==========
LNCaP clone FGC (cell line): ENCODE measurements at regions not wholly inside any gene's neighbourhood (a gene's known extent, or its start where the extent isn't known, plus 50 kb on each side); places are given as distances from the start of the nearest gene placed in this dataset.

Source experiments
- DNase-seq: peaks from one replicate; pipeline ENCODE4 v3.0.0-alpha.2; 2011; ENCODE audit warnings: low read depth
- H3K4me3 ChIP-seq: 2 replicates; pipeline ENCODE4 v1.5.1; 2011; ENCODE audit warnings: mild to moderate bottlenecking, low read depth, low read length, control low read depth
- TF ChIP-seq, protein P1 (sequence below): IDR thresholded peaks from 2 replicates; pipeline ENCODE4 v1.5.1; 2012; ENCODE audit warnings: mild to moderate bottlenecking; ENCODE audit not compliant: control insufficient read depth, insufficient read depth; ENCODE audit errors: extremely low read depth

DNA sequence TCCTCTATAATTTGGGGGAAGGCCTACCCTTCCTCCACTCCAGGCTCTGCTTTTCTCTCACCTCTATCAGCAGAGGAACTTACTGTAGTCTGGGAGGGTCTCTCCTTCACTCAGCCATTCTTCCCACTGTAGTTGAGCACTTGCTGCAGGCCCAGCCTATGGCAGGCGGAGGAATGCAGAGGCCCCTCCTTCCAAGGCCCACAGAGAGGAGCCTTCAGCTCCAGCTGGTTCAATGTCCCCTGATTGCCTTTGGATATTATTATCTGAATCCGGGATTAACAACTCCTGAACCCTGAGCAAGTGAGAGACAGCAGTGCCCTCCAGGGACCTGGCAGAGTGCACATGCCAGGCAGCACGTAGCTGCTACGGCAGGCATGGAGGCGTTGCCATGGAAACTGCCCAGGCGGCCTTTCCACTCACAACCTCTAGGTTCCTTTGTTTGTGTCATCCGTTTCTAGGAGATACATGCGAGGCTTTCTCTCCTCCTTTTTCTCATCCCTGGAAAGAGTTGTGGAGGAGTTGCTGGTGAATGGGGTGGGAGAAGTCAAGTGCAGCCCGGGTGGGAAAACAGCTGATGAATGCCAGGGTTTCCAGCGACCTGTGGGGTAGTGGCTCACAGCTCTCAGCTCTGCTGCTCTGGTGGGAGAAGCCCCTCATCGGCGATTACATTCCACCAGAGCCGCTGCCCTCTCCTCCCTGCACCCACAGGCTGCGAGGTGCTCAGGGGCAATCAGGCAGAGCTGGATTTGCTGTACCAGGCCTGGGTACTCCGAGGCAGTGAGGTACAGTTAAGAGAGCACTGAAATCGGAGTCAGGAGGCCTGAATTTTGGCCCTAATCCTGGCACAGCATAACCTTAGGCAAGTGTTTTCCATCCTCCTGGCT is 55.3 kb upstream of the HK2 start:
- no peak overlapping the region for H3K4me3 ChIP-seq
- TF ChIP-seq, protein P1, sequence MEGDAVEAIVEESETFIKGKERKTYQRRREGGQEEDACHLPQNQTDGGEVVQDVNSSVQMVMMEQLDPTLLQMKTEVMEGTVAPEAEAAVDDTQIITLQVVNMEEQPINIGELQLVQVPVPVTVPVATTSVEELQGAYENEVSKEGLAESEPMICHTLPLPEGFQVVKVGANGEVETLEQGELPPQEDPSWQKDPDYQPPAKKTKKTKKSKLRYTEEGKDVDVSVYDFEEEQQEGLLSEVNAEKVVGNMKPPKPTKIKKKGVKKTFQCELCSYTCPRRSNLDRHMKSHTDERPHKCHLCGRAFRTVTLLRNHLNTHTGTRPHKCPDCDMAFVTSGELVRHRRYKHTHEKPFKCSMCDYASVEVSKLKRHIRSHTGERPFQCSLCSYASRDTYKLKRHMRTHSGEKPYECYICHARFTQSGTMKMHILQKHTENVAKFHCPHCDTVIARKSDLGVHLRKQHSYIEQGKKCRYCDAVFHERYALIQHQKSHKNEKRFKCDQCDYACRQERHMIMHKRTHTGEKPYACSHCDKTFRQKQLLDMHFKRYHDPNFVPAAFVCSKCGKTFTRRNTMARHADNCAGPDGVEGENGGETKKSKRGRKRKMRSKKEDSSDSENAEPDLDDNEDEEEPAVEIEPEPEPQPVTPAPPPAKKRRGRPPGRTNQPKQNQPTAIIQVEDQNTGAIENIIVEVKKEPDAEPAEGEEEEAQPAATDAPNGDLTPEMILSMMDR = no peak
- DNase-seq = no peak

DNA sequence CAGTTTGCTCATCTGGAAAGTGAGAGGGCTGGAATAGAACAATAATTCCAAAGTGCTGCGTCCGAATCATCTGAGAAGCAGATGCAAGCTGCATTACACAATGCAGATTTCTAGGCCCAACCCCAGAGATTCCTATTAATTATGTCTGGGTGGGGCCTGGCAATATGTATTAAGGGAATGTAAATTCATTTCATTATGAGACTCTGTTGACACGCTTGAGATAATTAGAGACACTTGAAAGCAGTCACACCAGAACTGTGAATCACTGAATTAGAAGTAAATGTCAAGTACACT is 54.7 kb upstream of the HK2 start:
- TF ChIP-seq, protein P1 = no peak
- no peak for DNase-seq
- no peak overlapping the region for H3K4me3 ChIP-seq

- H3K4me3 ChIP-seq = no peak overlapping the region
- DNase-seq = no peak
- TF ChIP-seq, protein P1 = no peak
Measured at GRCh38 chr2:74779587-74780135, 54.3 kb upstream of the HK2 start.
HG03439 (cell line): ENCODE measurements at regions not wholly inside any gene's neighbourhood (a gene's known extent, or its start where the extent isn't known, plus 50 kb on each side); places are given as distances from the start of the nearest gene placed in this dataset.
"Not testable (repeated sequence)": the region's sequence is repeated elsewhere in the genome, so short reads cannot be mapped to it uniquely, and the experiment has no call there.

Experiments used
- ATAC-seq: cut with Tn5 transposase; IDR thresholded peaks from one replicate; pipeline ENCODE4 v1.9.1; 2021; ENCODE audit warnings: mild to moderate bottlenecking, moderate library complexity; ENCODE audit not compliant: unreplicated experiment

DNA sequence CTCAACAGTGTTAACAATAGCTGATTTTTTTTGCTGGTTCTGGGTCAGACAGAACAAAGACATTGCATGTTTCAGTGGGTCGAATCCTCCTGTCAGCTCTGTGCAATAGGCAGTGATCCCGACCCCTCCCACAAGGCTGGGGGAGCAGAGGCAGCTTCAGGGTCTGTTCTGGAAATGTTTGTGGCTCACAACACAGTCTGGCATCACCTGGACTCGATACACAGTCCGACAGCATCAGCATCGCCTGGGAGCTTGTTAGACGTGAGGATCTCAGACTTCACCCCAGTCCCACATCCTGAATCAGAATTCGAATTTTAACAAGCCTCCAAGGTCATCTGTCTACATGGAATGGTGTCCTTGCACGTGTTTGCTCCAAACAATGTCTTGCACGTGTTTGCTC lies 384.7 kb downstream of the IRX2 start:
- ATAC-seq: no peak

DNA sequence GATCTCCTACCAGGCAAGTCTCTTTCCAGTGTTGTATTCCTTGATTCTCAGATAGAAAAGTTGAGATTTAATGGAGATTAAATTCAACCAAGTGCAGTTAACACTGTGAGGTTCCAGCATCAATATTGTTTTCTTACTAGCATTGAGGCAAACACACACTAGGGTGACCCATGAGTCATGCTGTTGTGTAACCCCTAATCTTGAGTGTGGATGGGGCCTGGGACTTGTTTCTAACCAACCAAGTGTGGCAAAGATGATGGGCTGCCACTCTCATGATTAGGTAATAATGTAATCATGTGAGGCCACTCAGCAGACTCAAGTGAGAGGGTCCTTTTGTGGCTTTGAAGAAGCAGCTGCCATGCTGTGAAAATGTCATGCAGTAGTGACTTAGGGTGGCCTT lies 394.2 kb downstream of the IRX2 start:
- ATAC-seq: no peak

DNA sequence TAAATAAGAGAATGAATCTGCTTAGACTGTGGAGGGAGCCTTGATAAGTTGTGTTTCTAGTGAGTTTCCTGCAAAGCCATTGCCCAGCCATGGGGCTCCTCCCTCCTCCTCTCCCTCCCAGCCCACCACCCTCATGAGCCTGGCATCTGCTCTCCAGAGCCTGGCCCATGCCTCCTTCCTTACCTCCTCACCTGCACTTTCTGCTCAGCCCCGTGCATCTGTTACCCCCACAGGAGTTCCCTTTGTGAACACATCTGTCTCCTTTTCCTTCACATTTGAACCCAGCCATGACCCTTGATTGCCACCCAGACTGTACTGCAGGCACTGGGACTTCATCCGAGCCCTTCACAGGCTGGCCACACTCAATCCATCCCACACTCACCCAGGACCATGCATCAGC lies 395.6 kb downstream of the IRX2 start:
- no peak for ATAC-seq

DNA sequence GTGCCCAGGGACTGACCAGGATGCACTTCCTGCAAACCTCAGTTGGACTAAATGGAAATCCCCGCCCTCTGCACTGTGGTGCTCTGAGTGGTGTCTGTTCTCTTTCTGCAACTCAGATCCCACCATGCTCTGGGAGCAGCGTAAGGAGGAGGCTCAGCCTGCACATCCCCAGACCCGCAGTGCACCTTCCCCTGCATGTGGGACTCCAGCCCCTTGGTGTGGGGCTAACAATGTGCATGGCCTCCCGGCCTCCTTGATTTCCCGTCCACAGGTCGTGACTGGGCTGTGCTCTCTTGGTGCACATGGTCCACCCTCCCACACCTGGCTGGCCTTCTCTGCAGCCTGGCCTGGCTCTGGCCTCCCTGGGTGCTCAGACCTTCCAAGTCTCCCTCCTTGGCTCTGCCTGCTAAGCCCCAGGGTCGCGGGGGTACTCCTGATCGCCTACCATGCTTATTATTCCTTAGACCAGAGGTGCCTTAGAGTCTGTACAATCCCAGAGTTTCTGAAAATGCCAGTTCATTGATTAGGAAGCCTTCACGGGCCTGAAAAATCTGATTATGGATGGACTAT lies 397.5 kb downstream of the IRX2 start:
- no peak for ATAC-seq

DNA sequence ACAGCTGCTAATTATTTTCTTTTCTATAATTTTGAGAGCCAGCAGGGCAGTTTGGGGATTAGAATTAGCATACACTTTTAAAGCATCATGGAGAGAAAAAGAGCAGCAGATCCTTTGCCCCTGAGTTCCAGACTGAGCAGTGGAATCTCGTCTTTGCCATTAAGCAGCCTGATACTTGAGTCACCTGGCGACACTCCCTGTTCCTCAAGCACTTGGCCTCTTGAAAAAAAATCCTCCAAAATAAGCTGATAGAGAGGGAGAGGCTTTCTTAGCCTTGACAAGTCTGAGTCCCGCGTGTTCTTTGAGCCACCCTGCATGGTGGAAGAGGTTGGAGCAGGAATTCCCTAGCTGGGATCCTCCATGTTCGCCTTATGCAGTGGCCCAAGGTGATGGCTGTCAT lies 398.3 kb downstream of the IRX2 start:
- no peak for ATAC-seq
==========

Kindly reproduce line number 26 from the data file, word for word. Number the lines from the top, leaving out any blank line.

DNA sequence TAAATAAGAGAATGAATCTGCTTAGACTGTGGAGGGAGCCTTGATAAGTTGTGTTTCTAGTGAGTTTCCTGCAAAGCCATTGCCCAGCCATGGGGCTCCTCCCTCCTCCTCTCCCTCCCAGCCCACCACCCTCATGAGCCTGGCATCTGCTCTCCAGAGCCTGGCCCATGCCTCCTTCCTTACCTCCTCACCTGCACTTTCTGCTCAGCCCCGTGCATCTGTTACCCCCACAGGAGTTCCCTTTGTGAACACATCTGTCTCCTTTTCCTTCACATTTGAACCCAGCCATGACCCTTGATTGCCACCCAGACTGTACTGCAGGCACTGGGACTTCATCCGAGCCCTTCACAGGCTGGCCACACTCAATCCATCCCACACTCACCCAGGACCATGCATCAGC lies 395.6 kb downstream of the IRX2 start: